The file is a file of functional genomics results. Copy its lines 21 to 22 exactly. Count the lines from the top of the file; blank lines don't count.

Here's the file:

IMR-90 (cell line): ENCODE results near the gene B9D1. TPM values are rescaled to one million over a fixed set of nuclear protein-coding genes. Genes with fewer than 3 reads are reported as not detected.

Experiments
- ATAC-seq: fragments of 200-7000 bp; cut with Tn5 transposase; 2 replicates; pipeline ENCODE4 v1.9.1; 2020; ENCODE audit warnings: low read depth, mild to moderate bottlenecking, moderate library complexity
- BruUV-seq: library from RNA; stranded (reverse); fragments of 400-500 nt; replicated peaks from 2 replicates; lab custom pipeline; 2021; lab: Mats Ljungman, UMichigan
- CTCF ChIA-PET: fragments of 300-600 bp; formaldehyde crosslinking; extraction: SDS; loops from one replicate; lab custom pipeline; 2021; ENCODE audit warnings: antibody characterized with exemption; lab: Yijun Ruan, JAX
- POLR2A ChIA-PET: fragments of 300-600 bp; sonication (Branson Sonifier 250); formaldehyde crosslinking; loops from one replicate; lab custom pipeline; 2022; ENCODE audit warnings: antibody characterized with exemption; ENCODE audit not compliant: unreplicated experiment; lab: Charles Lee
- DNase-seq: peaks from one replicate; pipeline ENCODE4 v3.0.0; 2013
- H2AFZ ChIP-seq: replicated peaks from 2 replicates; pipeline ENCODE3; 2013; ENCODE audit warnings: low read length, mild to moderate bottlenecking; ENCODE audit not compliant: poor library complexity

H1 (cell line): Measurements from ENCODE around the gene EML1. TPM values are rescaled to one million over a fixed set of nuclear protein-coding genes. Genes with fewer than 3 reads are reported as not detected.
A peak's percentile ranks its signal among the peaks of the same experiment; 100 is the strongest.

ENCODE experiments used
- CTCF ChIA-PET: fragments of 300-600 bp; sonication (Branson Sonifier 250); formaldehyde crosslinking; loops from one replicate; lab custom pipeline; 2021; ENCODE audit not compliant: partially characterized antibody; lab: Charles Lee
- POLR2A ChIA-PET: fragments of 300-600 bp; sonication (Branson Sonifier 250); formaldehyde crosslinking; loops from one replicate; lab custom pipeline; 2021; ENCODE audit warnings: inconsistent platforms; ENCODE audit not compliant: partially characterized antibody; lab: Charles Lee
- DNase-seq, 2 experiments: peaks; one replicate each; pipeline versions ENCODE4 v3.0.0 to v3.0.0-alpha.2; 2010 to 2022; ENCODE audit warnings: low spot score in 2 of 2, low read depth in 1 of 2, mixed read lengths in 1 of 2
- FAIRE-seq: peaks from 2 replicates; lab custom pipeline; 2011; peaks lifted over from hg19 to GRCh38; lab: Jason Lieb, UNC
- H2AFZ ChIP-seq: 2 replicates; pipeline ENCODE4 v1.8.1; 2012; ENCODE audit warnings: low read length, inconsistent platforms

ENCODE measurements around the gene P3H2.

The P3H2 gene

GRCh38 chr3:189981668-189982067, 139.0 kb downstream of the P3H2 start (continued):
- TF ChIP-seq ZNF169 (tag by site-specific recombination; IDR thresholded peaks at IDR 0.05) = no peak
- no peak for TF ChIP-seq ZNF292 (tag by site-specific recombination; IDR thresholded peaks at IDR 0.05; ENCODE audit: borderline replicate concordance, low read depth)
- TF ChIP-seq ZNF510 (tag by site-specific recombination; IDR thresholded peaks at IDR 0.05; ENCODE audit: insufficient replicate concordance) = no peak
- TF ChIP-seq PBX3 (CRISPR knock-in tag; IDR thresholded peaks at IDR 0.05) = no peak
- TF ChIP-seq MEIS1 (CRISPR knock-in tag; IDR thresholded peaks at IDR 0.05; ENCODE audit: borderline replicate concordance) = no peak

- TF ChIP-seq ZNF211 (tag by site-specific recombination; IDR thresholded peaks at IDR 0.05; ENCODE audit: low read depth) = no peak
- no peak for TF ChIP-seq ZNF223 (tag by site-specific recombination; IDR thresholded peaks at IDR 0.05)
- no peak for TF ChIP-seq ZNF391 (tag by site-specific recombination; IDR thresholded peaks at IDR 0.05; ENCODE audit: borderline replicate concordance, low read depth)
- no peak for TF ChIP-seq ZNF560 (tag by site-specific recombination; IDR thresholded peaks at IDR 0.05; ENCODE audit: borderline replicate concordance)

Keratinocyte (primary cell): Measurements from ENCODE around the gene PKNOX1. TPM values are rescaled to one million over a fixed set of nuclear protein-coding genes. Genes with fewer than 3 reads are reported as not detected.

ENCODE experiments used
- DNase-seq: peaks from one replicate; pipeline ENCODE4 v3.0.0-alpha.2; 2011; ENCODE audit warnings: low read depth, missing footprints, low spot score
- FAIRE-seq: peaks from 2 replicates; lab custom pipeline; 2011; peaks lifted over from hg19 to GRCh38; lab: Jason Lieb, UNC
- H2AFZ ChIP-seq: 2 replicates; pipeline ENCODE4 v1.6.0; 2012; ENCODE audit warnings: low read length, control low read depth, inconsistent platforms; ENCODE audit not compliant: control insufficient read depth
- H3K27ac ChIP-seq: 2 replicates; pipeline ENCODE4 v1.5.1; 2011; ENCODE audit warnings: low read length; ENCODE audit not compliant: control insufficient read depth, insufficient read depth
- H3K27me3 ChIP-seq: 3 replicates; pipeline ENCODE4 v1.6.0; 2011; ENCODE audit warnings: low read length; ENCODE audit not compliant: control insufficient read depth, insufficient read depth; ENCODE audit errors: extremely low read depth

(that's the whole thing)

- no peak for TF ChIP-seq ZNF292 (tag by site-specific recombination; IDR thresholded peaks at IDR 0.05; ENCODE audit: borderline replicate concordance, low read depth)
- TF ChIP-seq ZNF510 (tag by site-specific recombination; IDR thresholded peaks at IDR 0.05; ENCODE audit: insufficient replicate concordance) = no peak